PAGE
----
Mexican Culture Inspires the International Fashion Scene

Culture is the foundation of all changes; it is time to value this dimension to undertake an effective transition to sustainability.

Why is culture so important when talking about sustainability?

The diversity of cultures that has driven the global development, is essential also for sustainable development, which requires different approaches according to the specific fields.

It is crucial to understand and learn from other cultures, especially now that multiculturalism is increasingly diffused in our territories. Diversity is a key factor not only to promote social inclusion, but also to enhance the territory with its unique locations.

The value orientations that characterize our cultures, play a key role in the implementation of sustainable development; in fact, they determine the social perception during times of change and innovation.

Many luxury brands have used Mexican traditions, culture and architecture as a design reference in their collections. In this article we will discover how this set of unique values have influenced the world of luxury.


For the 2018 Resort Collection, designer by Maria Grazia Chiuri, drew inspiration from the Mexican escaramuzas, as women horse riders are known, creating pieces inspired on the 50’s and 60’s, as well as clear references to the world of charrería, or Mexican horsemanship.

The collection was presented at the Chateau de Chantilly, in France. The décor recreated a traditional Mexican riding arena, similar to the ones where the female riders perform intricate, and highly difficult, choreographies on horseback.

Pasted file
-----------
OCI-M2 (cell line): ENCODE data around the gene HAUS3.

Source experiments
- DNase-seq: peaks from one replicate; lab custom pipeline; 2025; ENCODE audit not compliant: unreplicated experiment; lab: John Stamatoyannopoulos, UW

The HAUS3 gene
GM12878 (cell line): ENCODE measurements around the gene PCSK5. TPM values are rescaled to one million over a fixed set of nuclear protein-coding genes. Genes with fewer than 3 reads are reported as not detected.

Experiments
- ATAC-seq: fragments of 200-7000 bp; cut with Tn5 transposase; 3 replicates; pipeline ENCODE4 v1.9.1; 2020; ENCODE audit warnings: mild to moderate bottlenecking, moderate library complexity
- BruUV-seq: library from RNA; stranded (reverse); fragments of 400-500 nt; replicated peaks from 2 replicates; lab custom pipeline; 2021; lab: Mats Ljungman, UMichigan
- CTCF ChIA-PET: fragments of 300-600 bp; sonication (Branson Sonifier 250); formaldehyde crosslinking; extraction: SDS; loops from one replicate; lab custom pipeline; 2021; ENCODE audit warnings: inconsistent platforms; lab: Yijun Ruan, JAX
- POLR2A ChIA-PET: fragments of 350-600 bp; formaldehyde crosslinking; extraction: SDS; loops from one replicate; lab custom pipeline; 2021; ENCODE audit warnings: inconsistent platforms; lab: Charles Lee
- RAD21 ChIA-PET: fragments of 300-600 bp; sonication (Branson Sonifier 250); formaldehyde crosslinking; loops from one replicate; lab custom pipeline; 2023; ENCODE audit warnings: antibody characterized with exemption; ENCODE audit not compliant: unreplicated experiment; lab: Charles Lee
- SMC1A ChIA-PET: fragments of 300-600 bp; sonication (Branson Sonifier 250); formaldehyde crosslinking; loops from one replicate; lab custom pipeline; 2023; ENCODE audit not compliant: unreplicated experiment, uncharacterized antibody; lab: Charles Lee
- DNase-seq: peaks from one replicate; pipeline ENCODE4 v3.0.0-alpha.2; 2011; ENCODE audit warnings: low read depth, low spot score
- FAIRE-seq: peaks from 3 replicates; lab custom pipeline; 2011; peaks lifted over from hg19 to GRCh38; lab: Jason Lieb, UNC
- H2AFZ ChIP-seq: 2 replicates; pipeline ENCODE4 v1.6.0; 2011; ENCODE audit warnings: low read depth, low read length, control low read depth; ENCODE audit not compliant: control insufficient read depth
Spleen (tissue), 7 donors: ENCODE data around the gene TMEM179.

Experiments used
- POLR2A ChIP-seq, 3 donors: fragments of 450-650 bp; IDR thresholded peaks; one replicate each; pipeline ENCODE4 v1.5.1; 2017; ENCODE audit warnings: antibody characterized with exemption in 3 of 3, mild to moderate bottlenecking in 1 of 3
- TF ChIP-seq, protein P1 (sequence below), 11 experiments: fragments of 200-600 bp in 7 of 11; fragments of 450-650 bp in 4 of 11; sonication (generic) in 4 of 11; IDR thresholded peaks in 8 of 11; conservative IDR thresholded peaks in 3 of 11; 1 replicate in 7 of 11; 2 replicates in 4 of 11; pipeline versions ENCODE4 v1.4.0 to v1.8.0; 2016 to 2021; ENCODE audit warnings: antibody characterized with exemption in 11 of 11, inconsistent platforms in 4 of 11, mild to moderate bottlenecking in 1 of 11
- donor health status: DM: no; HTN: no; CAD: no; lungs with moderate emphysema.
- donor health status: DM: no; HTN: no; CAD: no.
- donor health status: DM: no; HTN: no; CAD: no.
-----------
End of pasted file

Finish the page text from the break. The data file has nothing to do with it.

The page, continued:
On the same token, the French fashion house launched the 2018 edition of its Book tote bag inspired on Mexico, with colours drawn from the traditional dresses of Mexican folklore:

Dior continues to show its love of Mexico as a source of inspiration and opened an exclusive pop-up store at the Azulik Hotel’s Zak Ik boutique in Tulum, with the “J’Adior Tulum” capsule collection, inspired on the Mayan Riviera; it includes swimwear, scarves and the Book tote bag.


The Spring-Summer 2012 campaign, shot on location in Mineral de Pozos, Guanajuato, about 45 minutes from San Miguel de Allende, by photographer Deborah Turbeville, with the creative direction of Riccardo Ruini.

Many years ago, in 1954, Valentino Garavani designed a special piece for María Félix, the diva from the golden age of Mexica cinema; the design was not actually made until 1984 –thirty years later and it is now displayed in the Valentino digital museum.

Jean Paul Gaultier

Known for his majestic designs, and an endless array of inspiration on and reference to Mexico, Jean Paul Gautier, has used Frida Kahlo as a guide in his designs; equally. He has been inspired by Mexico’s urban kitsch, the mariachi, and the luchadores (typical Mexican wrestlers).

Carolina Herrera

Born in Venezuela and a resident of New York’s Upper East Side, the designer, under the hand of the house’s creative director Wes Gordon, drew inspiration on traditional Oaxacan embroidery for the Resort 2020 collection.

Isabel Marant

The controversial French designer, drew up a scandal for theft of intellectual property for appropriating designs that, rather than being the source of inspiration, were clear copies, without giving proper credit to the cultures from which they were taken.

Such was the case some time ago with the purépecha embroideries, which moved Mexico’s Culture Minister, Alejandra Fausto, to demand an explanation and a public apology from Marant.

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